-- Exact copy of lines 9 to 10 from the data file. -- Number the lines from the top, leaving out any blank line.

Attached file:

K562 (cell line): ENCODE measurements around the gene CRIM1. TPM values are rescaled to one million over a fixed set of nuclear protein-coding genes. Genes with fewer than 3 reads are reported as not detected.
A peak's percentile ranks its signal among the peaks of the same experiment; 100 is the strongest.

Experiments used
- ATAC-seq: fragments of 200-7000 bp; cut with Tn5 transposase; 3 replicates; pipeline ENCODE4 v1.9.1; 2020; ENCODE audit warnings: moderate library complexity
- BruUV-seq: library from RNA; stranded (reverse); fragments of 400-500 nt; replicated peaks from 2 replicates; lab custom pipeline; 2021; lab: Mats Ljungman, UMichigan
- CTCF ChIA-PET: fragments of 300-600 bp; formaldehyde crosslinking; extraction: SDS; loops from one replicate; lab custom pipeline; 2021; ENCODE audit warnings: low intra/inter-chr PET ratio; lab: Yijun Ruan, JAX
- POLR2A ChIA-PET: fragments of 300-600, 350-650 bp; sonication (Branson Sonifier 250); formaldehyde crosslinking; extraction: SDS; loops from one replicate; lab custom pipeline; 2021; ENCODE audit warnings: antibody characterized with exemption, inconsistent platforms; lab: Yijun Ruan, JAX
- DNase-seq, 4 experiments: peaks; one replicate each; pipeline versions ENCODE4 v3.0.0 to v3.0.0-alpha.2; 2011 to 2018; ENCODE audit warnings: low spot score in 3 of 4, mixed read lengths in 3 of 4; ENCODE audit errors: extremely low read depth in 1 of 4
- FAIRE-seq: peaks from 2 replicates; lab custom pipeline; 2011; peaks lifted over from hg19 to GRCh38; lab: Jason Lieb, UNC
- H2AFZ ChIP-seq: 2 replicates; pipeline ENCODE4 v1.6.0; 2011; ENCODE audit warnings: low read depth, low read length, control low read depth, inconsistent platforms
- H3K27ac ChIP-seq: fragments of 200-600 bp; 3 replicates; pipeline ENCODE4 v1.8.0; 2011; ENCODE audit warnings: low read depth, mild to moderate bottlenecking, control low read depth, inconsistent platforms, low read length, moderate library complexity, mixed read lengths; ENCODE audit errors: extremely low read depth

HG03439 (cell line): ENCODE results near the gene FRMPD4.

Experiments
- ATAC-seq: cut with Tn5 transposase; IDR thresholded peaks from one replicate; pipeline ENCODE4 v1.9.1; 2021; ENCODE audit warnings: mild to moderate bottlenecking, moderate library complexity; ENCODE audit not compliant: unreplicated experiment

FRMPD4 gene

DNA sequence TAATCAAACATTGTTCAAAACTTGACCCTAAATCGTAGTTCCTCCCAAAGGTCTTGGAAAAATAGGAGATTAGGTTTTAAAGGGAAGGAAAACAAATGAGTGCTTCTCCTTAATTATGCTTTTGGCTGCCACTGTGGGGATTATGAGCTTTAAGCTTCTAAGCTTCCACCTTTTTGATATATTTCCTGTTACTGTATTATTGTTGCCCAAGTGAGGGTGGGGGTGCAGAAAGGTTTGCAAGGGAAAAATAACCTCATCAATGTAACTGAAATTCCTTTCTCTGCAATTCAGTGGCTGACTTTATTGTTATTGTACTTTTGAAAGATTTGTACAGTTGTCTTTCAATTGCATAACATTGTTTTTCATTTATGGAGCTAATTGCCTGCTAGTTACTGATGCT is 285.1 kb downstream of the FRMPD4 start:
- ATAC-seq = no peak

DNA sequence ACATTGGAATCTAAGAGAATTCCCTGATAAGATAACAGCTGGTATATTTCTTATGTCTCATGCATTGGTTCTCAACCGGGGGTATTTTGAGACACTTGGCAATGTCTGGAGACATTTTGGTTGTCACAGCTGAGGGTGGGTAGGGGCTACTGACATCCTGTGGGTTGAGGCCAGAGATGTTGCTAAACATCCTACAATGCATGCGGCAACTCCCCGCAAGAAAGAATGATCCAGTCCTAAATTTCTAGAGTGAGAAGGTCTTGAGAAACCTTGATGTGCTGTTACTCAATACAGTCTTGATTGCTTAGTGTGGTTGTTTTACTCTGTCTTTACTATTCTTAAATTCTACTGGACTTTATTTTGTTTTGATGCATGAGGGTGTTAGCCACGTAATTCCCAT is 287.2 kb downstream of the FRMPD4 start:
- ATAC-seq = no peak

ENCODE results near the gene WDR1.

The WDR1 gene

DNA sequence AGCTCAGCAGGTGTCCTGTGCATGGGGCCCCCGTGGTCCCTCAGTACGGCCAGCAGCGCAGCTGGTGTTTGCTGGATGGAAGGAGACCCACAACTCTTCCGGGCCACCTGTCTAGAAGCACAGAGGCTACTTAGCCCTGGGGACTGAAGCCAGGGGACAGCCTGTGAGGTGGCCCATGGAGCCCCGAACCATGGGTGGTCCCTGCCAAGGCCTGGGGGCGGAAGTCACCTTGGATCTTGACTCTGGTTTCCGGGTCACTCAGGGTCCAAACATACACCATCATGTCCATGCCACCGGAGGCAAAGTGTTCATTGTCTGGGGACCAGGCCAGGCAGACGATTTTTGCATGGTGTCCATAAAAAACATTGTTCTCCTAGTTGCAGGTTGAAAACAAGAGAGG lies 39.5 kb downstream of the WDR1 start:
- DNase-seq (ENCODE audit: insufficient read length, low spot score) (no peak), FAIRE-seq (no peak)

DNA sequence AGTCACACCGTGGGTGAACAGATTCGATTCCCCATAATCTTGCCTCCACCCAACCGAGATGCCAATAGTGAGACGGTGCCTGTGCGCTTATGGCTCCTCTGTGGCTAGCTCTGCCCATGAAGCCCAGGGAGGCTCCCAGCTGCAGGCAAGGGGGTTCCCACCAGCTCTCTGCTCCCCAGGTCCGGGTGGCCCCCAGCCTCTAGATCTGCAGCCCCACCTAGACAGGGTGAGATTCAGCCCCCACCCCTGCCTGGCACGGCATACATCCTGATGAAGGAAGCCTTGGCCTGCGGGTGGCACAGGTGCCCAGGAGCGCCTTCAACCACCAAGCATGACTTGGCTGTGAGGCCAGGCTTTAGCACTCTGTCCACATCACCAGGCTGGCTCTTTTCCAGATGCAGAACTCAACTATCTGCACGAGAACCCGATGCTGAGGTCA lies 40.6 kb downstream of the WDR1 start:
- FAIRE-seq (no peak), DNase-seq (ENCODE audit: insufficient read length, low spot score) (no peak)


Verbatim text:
- FAIRE-seq: peaks from 2 replicates; lab custom pipeline; 2011; peaks lifted over from hg19 to GRCh38; lab: Jason Lieb, UNC
- H2AFZ ChIP-seq: 2 replicates; pipeline ENCODE4 v1.6.0; 2011; ENCODE audit warnings: low read depth, low read length, control low read depth, inconsistent platforms